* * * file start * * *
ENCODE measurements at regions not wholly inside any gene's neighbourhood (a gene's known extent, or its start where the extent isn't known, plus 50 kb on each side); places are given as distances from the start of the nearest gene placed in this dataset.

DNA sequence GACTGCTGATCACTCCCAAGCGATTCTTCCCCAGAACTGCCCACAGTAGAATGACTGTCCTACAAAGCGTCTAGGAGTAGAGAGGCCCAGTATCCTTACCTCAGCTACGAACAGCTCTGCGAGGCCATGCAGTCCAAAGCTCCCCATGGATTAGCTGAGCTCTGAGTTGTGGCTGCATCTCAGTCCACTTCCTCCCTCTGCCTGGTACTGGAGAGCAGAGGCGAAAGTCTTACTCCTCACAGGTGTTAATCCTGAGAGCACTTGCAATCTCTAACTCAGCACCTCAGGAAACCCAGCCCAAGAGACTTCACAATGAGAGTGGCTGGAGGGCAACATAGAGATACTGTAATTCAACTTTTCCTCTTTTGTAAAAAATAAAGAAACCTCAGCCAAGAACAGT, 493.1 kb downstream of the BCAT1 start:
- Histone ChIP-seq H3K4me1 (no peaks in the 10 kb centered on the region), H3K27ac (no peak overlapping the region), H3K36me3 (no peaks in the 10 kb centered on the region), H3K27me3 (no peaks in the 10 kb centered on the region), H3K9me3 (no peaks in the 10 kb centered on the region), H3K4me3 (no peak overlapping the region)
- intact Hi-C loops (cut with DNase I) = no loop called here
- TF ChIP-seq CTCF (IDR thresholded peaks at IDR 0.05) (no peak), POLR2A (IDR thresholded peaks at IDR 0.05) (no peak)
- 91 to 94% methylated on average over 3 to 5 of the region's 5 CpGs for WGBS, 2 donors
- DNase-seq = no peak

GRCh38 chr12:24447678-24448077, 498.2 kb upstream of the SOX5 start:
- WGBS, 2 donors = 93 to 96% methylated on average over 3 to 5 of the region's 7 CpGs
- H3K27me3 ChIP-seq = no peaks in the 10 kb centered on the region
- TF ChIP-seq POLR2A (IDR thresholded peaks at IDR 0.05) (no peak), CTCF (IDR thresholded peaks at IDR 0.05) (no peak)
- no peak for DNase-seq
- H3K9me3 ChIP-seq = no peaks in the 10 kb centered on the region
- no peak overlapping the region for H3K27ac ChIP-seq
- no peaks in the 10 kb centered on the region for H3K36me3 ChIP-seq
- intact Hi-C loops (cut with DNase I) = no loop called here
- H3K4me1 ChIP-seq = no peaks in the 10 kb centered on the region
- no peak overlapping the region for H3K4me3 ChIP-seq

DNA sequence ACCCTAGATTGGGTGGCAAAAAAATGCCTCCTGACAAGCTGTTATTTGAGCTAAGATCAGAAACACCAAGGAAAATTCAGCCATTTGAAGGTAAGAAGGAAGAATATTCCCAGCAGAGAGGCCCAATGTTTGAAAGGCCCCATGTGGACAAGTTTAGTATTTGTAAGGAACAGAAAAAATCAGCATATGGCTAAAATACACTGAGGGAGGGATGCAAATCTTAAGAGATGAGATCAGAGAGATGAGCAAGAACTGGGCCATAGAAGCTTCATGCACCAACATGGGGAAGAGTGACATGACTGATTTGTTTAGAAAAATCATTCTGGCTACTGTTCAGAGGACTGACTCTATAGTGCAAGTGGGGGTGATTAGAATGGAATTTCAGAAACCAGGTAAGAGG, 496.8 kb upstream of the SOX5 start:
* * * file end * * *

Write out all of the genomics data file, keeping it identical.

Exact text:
ENCODE measurements at regions not wholly inside any gene's neighbourhood (a gene's known extent, or its start where the extent isn't known, plus 50 kb on each side); places are given as distances from the start of the nearest gene placed in this dataset.

DNA sequence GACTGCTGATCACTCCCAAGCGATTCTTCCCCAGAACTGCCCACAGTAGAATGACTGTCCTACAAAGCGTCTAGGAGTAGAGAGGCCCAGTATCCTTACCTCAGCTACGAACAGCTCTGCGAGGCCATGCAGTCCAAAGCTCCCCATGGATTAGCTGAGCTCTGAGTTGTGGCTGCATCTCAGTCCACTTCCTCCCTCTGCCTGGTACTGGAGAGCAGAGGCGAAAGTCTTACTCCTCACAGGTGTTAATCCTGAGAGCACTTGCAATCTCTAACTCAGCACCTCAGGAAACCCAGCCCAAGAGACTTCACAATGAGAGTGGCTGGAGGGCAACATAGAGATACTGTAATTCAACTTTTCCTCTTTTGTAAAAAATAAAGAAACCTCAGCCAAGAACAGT, 493.1 kb downstream of the BCAT1 start:
- Histone ChIP-seq H3K4me1 (no peaks in the 10 kb centered on the region), H3K27ac (no peak overlapping the region), H3K36me3 (no peaks in the 10 kb centered on the region), H3K27me3 (no peaks in the 10 kb centered on the region), H3K9me3 (no peaks in the 10 kb centered on the region), H3K4me3 (no peak overlapping the region)
- intact Hi-C loops (cut with DNase I) = no loop called here
- TF ChIP-seq CTCF (IDR thresholded peaks at IDR 0.05) (no peak), POLR2A (IDR thresholded peaks at IDR 0.05) (no peak)
- 91 to 94% methylated on average over 3 to 5 of the region's 5 CpGs for WGBS, 2 donors
- DNase-seq = no peak

GRCh38 chr12:24447678-24448077, 498.2 kb upstream of the SOX5 start:
- WGBS, 2 donors = 93 to 96% methylated on average over 3 to 5 of the region's 7 CpGs
- H3K27me3 ChIP-seq = no peaks in the 10 kb centered on the region
- TF ChIP-seq POLR2A (IDR thresholded peaks at IDR 0.05) (no peak), CTCF (IDR thresholded peaks at IDR 0.05) (no peak)
- no peak for DNase-seq
- H3K9me3 ChIP-seq = no peaks in the 10 kb centered on the region
- no peak overlapping the region for H3K27ac ChIP-seq
- no peaks in the 10 kb centered on the region for H3K36me3 ChIP-seq
- intact Hi-C loops (cut with DNase I) = no loop called here
- H3K4me1 ChIP-seq = no peaks in the 10 kb centered on the region
- no peak overlapping the region for H3K4me3 ChIP-seq

DNA sequence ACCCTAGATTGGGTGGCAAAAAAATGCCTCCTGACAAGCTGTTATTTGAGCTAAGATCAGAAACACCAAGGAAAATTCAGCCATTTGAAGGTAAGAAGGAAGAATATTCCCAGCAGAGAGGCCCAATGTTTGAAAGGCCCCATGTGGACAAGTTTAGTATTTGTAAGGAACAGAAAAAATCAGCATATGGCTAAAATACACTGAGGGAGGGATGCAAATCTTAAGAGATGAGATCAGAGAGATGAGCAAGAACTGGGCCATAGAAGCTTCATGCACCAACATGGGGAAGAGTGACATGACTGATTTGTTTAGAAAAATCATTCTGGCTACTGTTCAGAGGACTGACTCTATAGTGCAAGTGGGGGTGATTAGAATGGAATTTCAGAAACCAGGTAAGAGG, 496.8 kb upstream of the SOX5 start: